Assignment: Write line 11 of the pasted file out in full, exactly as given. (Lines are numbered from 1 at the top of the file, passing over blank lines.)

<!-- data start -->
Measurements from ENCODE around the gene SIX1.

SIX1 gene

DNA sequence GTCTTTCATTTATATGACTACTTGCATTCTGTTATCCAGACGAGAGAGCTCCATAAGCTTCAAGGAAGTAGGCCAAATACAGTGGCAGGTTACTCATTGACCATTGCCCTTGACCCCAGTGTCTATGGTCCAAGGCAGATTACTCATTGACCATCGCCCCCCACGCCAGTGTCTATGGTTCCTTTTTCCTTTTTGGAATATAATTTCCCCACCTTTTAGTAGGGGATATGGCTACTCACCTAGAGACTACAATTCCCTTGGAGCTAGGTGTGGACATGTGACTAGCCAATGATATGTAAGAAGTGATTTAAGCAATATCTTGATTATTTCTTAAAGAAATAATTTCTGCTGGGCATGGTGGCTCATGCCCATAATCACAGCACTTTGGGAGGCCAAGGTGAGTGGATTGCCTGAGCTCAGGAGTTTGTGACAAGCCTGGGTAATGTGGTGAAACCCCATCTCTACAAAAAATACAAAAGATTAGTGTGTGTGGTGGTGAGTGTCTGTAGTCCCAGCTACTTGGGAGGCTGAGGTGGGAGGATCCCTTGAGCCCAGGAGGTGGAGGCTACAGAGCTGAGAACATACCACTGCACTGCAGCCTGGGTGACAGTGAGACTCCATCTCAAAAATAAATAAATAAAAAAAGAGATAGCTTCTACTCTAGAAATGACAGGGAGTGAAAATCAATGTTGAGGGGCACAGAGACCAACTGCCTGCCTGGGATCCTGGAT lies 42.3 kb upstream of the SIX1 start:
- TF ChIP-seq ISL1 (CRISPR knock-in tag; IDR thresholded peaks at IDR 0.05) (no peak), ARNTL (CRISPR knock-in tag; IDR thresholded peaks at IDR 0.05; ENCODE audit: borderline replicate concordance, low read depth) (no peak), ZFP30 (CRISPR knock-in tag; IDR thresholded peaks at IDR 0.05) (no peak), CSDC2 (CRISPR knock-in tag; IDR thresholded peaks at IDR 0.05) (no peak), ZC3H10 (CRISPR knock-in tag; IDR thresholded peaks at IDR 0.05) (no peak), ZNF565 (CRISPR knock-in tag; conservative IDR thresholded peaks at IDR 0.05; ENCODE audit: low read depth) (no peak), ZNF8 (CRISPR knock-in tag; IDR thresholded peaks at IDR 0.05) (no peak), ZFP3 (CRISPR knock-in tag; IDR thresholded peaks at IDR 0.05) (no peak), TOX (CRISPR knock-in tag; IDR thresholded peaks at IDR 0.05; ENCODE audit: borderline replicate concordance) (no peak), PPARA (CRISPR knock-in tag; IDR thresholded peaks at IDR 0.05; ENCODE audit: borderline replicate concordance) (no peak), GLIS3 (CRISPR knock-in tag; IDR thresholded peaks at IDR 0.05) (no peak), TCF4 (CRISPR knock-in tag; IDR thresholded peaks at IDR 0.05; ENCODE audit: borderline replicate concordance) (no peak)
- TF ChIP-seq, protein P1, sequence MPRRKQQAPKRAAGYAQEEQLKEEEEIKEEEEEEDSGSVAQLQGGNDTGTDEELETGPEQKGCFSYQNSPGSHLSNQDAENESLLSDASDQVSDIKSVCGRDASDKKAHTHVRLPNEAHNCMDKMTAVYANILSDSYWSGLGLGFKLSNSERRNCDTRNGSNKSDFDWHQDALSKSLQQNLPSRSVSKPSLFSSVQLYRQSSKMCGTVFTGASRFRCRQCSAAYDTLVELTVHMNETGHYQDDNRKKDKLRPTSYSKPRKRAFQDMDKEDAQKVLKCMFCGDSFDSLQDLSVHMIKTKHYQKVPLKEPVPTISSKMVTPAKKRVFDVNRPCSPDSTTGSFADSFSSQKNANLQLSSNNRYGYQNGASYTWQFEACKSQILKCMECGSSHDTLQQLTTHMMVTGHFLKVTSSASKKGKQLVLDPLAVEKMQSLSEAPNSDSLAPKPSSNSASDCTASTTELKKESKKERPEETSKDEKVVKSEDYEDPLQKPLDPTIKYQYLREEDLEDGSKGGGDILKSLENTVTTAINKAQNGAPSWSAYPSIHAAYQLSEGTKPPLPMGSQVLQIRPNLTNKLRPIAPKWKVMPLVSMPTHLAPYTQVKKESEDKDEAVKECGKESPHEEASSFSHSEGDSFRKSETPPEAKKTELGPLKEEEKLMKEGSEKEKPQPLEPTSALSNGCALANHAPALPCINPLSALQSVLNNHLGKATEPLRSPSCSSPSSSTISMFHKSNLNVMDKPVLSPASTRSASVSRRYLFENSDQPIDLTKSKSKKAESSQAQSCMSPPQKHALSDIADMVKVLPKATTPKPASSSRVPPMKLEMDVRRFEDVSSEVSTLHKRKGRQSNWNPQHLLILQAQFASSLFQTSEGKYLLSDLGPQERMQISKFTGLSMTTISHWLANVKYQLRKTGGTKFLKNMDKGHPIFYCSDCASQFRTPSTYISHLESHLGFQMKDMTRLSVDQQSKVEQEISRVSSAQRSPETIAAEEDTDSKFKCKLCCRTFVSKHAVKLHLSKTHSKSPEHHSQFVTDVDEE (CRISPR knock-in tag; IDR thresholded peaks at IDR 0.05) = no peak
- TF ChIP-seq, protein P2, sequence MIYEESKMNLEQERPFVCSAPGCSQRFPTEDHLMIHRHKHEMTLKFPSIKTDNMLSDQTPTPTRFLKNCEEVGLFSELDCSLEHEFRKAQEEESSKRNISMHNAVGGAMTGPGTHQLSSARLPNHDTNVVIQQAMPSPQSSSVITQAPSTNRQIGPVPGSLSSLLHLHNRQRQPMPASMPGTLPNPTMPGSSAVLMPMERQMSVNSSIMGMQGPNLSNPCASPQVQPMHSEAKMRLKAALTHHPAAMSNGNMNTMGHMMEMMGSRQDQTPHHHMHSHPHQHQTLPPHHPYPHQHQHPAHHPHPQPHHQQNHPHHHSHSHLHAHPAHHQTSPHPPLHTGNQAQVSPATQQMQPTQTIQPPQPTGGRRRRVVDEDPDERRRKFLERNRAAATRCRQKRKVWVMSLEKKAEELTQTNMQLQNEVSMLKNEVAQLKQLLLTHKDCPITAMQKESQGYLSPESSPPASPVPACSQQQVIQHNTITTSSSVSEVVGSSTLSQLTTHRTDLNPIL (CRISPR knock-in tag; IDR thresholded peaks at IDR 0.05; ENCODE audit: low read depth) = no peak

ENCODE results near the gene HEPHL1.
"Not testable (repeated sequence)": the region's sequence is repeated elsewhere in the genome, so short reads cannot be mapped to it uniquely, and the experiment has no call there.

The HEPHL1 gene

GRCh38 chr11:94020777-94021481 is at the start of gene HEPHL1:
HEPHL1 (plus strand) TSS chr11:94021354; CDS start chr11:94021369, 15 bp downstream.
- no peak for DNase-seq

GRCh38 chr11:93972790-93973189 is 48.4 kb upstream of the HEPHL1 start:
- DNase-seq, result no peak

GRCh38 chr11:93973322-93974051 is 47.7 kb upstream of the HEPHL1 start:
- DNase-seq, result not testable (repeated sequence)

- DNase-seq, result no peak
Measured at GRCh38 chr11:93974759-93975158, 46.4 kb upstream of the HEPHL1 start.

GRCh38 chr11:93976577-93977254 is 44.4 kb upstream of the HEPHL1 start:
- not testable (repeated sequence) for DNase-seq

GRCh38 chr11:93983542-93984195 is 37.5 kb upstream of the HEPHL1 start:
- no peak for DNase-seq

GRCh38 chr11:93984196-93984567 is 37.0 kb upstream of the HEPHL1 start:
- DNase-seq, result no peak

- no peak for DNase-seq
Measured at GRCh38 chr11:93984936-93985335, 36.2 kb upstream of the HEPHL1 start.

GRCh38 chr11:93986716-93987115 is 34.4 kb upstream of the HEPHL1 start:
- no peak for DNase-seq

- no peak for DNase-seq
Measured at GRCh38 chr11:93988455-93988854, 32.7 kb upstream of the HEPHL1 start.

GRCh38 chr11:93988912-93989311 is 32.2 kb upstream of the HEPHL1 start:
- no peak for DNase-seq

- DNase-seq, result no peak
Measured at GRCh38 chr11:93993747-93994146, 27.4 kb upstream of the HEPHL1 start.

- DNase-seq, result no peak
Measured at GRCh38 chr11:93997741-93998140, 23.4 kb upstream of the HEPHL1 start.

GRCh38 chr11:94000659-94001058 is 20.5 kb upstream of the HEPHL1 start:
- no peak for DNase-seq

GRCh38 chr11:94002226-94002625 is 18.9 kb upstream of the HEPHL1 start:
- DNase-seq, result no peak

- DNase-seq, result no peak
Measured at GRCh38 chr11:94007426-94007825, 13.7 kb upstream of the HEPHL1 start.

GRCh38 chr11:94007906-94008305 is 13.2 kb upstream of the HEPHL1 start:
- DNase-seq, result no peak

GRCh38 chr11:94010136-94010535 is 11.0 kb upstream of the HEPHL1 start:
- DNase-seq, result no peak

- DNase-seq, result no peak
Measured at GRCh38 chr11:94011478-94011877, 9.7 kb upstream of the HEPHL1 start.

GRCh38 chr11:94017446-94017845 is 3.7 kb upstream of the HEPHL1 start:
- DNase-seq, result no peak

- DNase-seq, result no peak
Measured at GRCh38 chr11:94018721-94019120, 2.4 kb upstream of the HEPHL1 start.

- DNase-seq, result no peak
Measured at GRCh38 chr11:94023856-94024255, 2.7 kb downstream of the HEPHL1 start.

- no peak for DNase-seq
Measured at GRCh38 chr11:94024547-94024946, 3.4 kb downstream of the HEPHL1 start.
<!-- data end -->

HEPHL1 (plus strand) TSS chr11:94021354; CDS start chr11:94021369, 15 bp downstream.